According to the Canadian edition of Deloitte’s Human Capital 2015 Trends report, ‘Canadian perspectives on the new world of work,’ organizations are having a hard time developing leaders in the modern, multi-generational workplace. And who can blame them? Leaders don’t grow on trees.
The report is vast and well worth a read if you’re facing transition problems in your organization. But one thing sticks out like coffee stains on a white carpet. Namely that leadership, company culture, and employee engagement are tightly woven together and risk death by each other’s failure.
Baby boomers step down, millennials take their place
As millennials (born 1980-2000) are being outfitted with leadership roles, boomers (born right after WWII) are starting to retire. This creates transitional hurdles that some organization cope with better than others. For example, new jobs are being created that just a few years ago didn’t even exist. Only 58% of respondents in the study felt their organization provided adequate leadership programs for all levels.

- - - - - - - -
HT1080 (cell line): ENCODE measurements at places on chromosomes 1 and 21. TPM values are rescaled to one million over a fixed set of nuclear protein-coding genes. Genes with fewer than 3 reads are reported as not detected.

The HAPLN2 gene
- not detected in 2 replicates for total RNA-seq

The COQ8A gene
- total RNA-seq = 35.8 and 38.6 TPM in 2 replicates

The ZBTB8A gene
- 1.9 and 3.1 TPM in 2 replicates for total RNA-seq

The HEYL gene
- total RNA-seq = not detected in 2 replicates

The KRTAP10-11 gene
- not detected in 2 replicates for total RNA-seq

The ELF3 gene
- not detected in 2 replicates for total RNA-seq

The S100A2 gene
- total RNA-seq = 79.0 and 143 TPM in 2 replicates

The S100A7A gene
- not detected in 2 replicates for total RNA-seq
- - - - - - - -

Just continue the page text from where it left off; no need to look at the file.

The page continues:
Heather Stockton, Partner and Human Capital Leader at Deloitte, stresses that leadership and culture are highly dependent of each other. These two dictate the third (and most important) main ingredient for success – employee engagement. When these three strike a final balance, customer experience financial performance are automatically streamlined and improved.
Power to the staffer
The so-called ‘talent market’ is undergoing a shift in the balance of power, which today is in the hands of the employee more than ever. Motivation, personal ambition, and passion are now key subjects a CEO needs to keep close tabs on. The same goes for the work-life balance, which 44% of the respondents said they felt poorly equipped to juggle.
What’s needed is a redesign of the workplace and its culture with outsourced, contract, contingent, or part-time workers. 47 percent of the survey respondents pledged to adopt this strategy in the next 3 to 5 years.
HR’s new agenda for 2015
Only 7 percent rate their HR department as capable of delivering excellent performance. 39 percent feel that their respective HR teams fail to fully understand their organizations’ business needs.
Human Resources needs to step up its game as their organization steps into a multigenerational era. Their new agenda is to be more agile and closely integrated with the business, as well as to identify, attract, retain and develop talent. In short, redefine its core responsibilities from the ground up.
I leave you with the top 10 2015 human capital trends in Canada:
- Culture and engagement
- Learning and development
- Reinventing HR
- Workforce capability
- HR & People analytics
- Performance management
- Simplifying work
- Machines as talent (leveraging technology)
- People data everywhere (using social media in HR)
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